The road to increasing New Jersey’s solar mandate and reforming its historically troubled system of incentives has already been long, and as of yesterday returned to its initial step: the introduction of bills in the New Jersey House and Senate.
It is not for lack of trying. In January former New Jersey Governor Chris Christie (R) walked out of office with a bill to increase the state’s solar target under its renewable portfolio standard (RPS) tucked in his pocket, removing the likely override of a less underhanded veto.
With new Governor Phil Murphy in office, the bill was re-introduced a week later. However, in February the bill was combined with separate and less popular legislation that attempted to rebrand nuclear power as “clean” generation and to provide subsidies through a credit program.
And now, three weeks later, this unlikely coupling is over, with companion bills (A3723 and S2314) to increase the state’s solar mandate minus a nuclear bailout introduced in both the House and Senate.
pv magazine has been unable to read the text of the actual bills, which have not yet been posted to the New Jersey legislature’s website. However, according to Solar Energy Industries Association (SEIA), the bills will increase the mandate for the amount of electricity from solar that the state’s utilities must procure under its RPS, similar to the previous S529. At the time of publishing this article, the exact amount by which this would be raised was not clear.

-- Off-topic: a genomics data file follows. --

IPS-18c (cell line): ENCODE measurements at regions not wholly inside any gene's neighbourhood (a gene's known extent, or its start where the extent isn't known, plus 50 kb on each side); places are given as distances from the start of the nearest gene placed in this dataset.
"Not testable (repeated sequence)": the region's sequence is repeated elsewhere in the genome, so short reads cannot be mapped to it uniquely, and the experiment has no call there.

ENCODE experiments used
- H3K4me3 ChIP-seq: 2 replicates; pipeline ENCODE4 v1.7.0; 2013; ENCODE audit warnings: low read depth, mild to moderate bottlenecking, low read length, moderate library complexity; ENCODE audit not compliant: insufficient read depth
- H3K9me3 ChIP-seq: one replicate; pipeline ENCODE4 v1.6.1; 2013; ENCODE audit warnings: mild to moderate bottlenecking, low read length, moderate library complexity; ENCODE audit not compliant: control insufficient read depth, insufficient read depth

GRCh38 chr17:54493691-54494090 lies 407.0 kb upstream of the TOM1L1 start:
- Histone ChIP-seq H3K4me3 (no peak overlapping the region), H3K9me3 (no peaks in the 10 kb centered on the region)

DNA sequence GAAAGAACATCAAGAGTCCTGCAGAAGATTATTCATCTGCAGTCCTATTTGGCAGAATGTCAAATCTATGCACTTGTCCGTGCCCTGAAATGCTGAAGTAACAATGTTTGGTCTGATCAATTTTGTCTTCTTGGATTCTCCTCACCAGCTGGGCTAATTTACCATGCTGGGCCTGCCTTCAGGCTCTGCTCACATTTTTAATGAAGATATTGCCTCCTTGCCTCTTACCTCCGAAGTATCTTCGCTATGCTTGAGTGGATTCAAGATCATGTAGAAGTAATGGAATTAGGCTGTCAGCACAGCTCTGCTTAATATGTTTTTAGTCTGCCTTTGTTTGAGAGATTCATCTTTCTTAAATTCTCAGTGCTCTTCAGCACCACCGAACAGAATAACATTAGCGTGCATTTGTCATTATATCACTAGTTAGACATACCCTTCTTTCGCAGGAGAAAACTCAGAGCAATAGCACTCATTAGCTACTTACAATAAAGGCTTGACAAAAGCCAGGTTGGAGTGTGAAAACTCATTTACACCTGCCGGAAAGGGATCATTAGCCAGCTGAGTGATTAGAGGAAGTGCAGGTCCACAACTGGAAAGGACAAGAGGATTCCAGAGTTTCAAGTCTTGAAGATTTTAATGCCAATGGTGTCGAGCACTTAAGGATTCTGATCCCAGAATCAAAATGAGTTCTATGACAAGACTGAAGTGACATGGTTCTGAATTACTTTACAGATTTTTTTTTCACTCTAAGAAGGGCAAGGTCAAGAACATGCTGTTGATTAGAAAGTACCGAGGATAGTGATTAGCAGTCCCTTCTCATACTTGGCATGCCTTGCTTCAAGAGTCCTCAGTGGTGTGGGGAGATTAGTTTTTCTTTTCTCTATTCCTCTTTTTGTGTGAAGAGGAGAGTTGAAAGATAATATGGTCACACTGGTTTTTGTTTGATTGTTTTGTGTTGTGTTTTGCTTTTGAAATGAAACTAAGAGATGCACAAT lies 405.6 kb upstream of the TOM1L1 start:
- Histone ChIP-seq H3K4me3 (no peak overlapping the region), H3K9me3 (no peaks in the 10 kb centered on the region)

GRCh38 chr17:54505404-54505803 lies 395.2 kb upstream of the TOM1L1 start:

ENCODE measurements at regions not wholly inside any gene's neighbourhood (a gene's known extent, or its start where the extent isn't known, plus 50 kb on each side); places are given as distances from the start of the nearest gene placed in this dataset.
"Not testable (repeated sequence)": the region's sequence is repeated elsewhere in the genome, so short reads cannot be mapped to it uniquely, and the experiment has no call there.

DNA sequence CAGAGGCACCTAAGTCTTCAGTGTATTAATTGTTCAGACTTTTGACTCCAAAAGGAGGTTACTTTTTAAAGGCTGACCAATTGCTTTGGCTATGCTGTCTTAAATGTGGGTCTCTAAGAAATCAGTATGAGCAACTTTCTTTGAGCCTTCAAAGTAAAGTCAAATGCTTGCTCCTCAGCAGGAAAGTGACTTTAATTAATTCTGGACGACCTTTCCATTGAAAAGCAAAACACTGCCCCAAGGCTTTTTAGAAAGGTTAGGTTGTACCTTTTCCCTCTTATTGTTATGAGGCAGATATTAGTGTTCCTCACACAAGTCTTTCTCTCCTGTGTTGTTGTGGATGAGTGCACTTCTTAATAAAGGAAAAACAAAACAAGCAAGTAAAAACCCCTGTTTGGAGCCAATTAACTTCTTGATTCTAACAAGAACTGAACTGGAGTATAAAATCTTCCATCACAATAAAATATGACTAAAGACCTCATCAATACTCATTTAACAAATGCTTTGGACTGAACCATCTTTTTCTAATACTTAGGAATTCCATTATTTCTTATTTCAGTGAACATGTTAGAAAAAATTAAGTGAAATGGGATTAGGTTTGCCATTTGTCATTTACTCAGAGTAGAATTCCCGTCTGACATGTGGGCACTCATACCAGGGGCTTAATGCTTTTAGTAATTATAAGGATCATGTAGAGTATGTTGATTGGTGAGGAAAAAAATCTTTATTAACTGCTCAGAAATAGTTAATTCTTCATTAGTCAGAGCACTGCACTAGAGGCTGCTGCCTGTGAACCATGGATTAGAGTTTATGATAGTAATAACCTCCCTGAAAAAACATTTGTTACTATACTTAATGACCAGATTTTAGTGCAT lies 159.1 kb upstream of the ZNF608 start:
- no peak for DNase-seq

The bills would additionally reduce the cost of the RPS program by lowering the alternative compliance payments that the state’s utilities must make, while setting up a process for the state to purse the creation of a new incentive system and for closing the renewable energy credit (REC) program.
This last point is particularly significant for New Jersey’s solar market, which saw a crash in 2013 due to a collapse of solar renewable energy credit (SREC) prices. New Jersey is not the only state to experience this, and in part due to the problems with SRECs California, New York and now Massachusetts have moved to other incentive programs for small-scale solar.
Finally, the legislation would enable the creation of a community solar program, with an emphasis on low-income utility customers and those living in multifamily buildings.
The bills have been enthusiastically endorsed by SEIA, Vote Solar, The Alliance for Solar Choice, the Coalition for Community Solar Access, the Mid Atlantic Solar Energy Industries Association, and other groups. They are also going into a legislature that has shown strong support for renewable energy, under a governor who has been outspoken champion of renewable energy – including calling for the state to transition to 100% clean energy by 2050.
The only question now is whether they can become law in time to avert the next crisis in New Jersey’s volatile solar industry.
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